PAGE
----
show(10, 'text', ['a', 'list'])
```
```10 ()
10 (20, 30)
10 ('text', ['a', 'list'])
```

## Functions Are Objects

• Once it has been translated into instructions, a function is just another object
• Happens to be an object you can call, just as strings and lists happens to be objects you can index
• `def` is just a shorthand for “create a function, and assign it to a variable”
• ```Pi = 3.14

def circum(r):
return 2 * Pi * r

for x in [1.0, 2.0, 3.0]:
print x, circum(x)
```
•  Figure 8.9: Functions As Objects
• This means you can:
• Redefine functions (just as you can reassign values to variables)
• Create aliases for functions
• Pass functions as parameters
• Store functions in lists
• Example: apply a function to each value in a list
• ```# Apply a function to each value in a list.
def applyToList(func, values):
result = []
for x in values:
y = func(x)
result.append(y)
return result

# A sample function (calculates 1/3 of value).
def oneThird(a):
return a/3.0

# Test.
values = [0.0, 0.5, 0.75, 0.875, 0.9375]
output = applyToList(oneThird, values)
for i in range(len(values)):
print values[i], "=>", output[i]
```
```0.0 => 0.0
0.5 => 0.166666666667
0.75 => 0.25
0.875 => 0.291666666667
0.9375 => 0.3125
```
• Example: apply several functions to a single value
• ```# Apply each function in a list to a value.
def applyEach(functions, value):
result = []
for f in functions:
y = f(value)
result.append(y)
return result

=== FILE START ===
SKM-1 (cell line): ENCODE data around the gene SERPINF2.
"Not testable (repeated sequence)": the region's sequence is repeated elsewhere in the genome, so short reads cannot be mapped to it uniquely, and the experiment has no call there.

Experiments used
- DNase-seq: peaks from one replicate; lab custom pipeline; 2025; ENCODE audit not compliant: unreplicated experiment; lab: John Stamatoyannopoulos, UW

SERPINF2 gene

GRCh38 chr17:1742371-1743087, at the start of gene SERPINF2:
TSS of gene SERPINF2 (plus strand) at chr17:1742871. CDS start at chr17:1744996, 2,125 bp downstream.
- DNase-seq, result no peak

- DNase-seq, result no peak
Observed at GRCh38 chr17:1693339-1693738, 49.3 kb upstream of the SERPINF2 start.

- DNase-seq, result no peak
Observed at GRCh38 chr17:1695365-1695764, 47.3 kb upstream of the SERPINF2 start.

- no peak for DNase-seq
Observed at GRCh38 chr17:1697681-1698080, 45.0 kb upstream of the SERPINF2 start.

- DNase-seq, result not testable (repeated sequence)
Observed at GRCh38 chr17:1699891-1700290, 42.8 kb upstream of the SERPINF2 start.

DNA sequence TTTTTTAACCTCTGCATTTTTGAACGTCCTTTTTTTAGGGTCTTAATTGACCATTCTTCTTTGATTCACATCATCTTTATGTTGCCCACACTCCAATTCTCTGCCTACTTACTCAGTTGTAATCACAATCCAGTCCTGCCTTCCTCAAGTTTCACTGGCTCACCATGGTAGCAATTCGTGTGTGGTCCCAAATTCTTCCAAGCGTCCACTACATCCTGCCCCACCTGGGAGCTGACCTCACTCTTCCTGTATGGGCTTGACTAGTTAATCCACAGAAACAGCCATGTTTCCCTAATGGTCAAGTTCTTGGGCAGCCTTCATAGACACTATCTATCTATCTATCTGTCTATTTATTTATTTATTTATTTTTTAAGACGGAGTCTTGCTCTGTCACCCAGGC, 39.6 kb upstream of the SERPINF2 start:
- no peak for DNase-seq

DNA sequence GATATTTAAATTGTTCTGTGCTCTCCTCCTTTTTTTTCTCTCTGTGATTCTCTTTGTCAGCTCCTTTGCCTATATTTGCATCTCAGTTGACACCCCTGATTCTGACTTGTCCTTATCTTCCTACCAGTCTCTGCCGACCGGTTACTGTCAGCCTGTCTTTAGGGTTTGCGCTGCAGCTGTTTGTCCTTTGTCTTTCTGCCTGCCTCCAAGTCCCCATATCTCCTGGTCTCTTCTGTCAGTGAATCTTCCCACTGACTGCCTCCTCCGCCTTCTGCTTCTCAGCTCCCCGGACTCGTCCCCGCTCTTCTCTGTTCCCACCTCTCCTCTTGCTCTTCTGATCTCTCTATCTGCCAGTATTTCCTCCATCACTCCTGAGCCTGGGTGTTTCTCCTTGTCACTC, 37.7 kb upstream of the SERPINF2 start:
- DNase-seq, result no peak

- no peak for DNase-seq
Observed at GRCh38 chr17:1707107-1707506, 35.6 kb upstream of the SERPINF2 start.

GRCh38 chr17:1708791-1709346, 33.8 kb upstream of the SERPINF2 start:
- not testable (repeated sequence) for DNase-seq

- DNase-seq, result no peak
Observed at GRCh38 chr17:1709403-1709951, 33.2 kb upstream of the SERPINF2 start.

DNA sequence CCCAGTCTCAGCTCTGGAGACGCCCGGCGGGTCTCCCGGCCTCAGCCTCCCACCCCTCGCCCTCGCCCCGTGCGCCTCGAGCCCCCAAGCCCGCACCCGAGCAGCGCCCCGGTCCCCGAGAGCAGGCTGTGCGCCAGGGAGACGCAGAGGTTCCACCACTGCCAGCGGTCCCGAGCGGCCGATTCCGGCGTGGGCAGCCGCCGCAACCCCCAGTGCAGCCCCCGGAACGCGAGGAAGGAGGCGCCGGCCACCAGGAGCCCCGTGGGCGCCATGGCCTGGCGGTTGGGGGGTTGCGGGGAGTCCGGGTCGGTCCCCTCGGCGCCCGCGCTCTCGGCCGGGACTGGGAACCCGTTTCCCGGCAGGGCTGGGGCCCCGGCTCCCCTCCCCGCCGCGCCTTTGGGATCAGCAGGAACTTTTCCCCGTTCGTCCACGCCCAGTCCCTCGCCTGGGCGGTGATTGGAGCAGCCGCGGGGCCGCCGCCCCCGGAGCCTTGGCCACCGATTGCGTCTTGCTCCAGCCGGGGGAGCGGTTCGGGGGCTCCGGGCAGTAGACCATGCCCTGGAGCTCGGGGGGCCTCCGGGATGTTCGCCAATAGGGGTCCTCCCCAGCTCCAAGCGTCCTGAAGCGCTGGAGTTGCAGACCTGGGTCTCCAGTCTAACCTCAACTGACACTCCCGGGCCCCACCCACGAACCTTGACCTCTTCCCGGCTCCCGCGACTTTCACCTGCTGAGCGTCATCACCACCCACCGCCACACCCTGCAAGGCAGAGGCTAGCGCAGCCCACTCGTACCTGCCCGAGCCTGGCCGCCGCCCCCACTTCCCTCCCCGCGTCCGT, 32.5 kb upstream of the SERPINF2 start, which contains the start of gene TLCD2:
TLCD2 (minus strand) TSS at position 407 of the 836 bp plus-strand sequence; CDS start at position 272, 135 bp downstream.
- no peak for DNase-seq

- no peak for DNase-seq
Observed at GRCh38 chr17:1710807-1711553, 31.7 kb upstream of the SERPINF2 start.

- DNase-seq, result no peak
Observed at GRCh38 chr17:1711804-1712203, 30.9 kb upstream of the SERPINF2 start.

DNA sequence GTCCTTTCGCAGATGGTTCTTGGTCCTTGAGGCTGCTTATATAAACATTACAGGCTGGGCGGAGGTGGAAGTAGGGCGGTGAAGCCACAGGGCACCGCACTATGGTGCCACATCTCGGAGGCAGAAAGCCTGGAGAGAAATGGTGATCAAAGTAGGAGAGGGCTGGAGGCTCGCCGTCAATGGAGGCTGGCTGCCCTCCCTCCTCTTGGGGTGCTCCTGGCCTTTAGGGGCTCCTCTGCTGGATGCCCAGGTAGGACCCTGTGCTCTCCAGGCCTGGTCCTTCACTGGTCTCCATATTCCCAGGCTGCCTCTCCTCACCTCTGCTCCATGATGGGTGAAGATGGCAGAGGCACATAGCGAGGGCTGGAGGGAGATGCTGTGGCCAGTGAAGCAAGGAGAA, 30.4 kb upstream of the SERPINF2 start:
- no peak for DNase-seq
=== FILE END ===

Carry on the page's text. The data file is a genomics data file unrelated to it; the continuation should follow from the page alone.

# One half.
def oneHalf(a):
return a/2.0

# One third.
def oneThird(a):
return a/3.0

# One quarter.
def oneQuarter(a):
return a/4.0

# Test.
functions = [oneHalf, oneThird, oneQuarter]
output = applyEach(functions, 0.25)
for i in range(len(functions)):
print functions[i].__name__, output[i]
```
```oneHalf 0.125
oneThird 0.0833333333333
oneQuarter 0.0625
```
• Note: every function has an attribute called `__name__`, which is the name it was originally defined under
• Handy when debugging
• ```# An example function.
def original(left, right):
return (left + right) / 2.0

# Create an alias for it.
alias = original

# Call them directly.
print "calling original:", original.__name__, original(3, 4)
print "calling alias:", alias.__name__, alias(3, 4)

# Get a little fancy.
print "Calling in loop..."
for f in [original, alias]:
print f.__name__, f(5, 8)
```
```calling original: original 3.5
calling alias: original 3.5
Calling in loop...
original 6.5
original 6.5
```

## Creating Modules

• Every Python file is automatically also a module (or library)